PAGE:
Working the supply chain

September 01, 2005

Supply chain responsibilities are becoming more complex. Not only are issues such as child labour and human rights important but other issues have arisen such as reducing “food miles” and holding large companies to account for the performance of their suppliers.

Say “social responsibility in the supply chain”, and most people still think of child labour, human rights and other nasties in far away places. These issues do matter and continue to play powerfully among NGOs, the media and ultimately consumers, at least for the big brand names. Indeed they are becoming mainstream, as evidenced by the new European accounting standard and the fact that the US-based professional supply chain managers’ institute, with its 40,000 members, is taking the issues seriously. However the full picture of supply chain responsibilities is becoming more complex. One sign is the pressure on supermarkets to source local produce, in order to reduce ‘food miles’ and maintain purchasing power in local communities. Another is the SABCOHA’s effort to extend HIV/AIDS best practice to small contractors in South Africa. (Previously, companies might have looked to their charity budgets to support partnerships on HIV/AIDS work or enterprise and regeneration.) A more remarkable development is the Environment Agency trying to expand its powers to hold large companies to account for the performance of their suppliers. More powerful still, certainly in the longer term, is the public sector’s growing interest in sustainable procurement. We’ve said before that 40% of the economy is in government’s hands: while cost pressures are acute – politicians don’t like putting up taxes any more than companies can push up prices without consumers switching their pressures – there is greater scope to balance short-term savings against long-term objectives. Anyone with significant public contracts should be tracking these developments with real attention.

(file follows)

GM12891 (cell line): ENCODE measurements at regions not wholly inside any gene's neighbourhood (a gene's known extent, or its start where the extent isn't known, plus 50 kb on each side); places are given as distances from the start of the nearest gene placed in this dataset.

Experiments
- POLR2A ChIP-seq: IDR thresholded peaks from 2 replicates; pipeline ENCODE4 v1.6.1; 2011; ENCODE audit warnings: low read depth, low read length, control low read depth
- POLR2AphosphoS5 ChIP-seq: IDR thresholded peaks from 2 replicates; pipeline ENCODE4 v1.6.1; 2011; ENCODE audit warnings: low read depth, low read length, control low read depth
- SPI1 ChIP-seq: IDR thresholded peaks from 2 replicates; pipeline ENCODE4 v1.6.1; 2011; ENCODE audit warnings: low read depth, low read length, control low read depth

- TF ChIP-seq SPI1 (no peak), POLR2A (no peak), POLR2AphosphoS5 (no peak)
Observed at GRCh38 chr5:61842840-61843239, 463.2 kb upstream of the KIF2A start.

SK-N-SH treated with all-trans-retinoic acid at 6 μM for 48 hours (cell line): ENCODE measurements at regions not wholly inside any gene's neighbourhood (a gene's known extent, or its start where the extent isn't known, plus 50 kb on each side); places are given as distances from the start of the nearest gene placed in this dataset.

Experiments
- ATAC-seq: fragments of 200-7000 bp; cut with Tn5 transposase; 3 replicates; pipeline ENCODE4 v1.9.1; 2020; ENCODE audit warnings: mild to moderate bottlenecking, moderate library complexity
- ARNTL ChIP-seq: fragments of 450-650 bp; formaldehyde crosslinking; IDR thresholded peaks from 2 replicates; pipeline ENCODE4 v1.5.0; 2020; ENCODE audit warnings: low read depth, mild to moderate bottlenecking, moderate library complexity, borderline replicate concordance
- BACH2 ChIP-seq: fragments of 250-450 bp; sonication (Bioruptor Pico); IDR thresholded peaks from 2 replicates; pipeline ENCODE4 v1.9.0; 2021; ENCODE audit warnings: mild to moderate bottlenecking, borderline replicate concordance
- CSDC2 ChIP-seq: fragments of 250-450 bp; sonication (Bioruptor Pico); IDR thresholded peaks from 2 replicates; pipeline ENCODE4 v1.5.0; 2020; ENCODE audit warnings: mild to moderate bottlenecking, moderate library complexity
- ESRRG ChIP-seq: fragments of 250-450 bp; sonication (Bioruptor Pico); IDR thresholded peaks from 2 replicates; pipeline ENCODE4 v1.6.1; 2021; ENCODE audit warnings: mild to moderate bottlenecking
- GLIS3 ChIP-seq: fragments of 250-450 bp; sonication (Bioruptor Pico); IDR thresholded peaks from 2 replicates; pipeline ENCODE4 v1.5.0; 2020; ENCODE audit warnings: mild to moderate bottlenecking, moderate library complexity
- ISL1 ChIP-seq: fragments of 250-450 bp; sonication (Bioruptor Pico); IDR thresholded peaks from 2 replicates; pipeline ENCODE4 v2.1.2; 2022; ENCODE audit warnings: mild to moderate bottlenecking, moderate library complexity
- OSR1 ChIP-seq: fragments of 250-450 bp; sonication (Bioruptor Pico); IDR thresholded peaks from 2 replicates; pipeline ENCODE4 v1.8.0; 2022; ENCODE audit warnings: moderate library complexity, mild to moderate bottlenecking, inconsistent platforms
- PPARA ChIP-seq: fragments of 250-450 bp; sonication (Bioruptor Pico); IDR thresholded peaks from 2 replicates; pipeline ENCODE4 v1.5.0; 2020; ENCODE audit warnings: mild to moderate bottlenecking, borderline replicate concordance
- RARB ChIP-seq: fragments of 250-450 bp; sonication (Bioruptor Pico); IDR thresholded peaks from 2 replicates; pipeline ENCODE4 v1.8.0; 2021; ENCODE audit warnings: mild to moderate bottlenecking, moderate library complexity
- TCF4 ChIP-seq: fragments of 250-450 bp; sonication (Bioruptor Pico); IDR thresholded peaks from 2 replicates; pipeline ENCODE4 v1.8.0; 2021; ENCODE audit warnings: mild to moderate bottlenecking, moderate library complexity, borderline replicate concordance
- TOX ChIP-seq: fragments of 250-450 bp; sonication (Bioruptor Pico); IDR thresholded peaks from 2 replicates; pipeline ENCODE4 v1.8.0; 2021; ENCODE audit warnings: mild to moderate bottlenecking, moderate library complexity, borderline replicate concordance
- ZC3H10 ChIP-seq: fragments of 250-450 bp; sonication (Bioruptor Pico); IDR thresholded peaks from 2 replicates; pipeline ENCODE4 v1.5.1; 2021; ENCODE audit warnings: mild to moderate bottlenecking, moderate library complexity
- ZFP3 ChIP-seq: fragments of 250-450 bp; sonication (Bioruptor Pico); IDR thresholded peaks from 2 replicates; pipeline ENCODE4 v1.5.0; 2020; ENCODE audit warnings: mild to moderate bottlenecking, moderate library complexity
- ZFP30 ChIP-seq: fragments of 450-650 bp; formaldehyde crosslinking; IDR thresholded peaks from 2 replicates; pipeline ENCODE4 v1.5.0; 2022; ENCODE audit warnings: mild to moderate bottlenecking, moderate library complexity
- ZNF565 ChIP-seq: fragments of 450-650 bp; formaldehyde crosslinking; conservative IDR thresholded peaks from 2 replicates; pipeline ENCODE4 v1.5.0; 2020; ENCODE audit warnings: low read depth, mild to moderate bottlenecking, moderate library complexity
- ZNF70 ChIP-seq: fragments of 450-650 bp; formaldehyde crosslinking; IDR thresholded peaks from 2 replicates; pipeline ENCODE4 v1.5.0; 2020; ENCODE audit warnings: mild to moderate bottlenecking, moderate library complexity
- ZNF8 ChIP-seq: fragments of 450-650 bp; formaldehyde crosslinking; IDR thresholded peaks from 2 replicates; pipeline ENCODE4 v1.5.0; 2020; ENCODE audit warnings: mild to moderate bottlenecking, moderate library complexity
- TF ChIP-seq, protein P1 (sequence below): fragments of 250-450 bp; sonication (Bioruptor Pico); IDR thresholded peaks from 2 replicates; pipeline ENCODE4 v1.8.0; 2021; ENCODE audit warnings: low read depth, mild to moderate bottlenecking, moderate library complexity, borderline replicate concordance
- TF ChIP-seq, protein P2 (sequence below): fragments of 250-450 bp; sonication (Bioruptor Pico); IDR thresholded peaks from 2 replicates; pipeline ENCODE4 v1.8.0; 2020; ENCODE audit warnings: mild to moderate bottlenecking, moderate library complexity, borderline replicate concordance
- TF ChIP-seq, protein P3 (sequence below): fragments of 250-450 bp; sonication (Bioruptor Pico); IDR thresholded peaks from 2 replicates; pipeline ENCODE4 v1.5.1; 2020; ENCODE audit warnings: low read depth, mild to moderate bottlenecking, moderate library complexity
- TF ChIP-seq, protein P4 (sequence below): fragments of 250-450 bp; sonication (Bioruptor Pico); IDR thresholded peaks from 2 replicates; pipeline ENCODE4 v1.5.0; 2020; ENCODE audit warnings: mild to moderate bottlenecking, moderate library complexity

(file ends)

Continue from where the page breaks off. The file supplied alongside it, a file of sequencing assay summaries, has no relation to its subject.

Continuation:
Corporate Citizenship Briefing, issue no: 83 – September, 2005